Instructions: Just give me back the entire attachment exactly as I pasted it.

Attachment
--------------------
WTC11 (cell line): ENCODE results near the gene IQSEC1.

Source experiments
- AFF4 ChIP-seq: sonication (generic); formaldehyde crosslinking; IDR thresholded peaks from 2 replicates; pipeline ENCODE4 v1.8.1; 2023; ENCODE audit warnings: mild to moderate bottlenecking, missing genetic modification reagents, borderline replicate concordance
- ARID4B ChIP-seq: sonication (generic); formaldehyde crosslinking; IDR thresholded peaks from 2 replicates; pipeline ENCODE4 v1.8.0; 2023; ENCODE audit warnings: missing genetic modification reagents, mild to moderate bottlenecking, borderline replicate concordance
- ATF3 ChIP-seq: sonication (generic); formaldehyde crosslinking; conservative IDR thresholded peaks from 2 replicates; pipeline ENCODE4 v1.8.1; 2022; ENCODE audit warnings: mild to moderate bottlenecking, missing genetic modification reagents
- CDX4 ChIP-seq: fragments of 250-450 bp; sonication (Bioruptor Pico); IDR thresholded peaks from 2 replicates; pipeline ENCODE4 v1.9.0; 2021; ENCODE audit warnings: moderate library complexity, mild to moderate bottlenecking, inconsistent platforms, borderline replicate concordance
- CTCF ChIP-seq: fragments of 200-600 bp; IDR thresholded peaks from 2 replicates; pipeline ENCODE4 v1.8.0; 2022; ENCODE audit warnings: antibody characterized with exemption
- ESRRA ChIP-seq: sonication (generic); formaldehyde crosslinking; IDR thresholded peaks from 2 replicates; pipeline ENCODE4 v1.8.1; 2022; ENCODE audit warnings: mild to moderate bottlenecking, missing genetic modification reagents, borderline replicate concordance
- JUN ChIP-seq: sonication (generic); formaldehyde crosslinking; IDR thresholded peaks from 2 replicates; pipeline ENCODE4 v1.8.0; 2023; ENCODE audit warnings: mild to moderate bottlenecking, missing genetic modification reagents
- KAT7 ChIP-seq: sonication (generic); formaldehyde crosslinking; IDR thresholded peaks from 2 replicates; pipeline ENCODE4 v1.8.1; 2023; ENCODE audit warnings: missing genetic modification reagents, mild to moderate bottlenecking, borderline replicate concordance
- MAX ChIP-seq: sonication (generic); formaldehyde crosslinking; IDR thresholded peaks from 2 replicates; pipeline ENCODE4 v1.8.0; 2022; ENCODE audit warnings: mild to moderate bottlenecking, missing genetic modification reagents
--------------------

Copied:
WTC11 (cell line): ENCODE results near the gene IQSEC1.

Source experiments
- AFF4 ChIP-seq: sonication (generic); formaldehyde crosslinking; IDR thresholded peaks from 2 replicates; pipeline ENCODE4 v1.8.1; 2023; ENCODE audit warnings: mild to moderate bottlenecking, missing genetic modification reagents, borderline replicate concordance
- ARID4B ChIP-seq: sonication (generic); formaldehyde crosslinking; IDR thresholded peaks from 2 replicates; pipeline ENCODE4 v1.8.0; 2023; ENCODE audit warnings: missing genetic modification reagents, mild to moderate bottlenecking, borderline replicate concordance
- ATF3 ChIP-seq: sonication (generic); formaldehyde crosslinking; conservative IDR thresholded peaks from 2 replicates; pipeline ENCODE4 v1.8.1; 2022; ENCODE audit warnings: mild to moderate bottlenecking, missing genetic modification reagents
- CDX4 ChIP-seq: fragments of 250-450 bp; sonication (Bioruptor Pico); IDR thresholded peaks from 2 replicates; pipeline ENCODE4 v1.9.0; 2021; ENCODE audit warnings: moderate library complexity, mild to moderate bottlenecking, inconsistent platforms, borderline replicate concordance
- CTCF ChIP-seq: fragments of 200-600 bp; IDR thresholded peaks from 2 replicates; pipeline ENCODE4 v1.8.0; 2022; ENCODE audit warnings: antibody characterized with exemption
- ESRRA ChIP-seq: sonication (generic); formaldehyde crosslinking; IDR thresholded peaks from 2 replicates; pipeline ENCODE4 v1.8.1; 2022; ENCODE audit warnings: mild to moderate bottlenecking, missing genetic modification reagents, borderline replicate concordance
- JUN ChIP-seq: sonication (generic); formaldehyde crosslinking; IDR thresholded peaks from 2 replicates; pipeline ENCODE4 v1.8.0; 2023; ENCODE audit warnings: mild to moderate bottlenecking, missing genetic modification reagents
- KAT7 ChIP-seq: sonication (generic); formaldehyde crosslinking; IDR thresholded peaks from 2 replicates; pipeline ENCODE4 v1.8.1; 2023; ENCODE audit warnings: missing genetic modification reagents, mild to moderate bottlenecking, borderline replicate concordance
- MAX ChIP-seq: sonication (generic); formaldehyde crosslinking; IDR thresholded peaks from 2 replicates; pipeline ENCODE4 v1.8.0; 2022; ENCODE audit warnings: mild to moderate bottlenecking, missing genetic modification reagents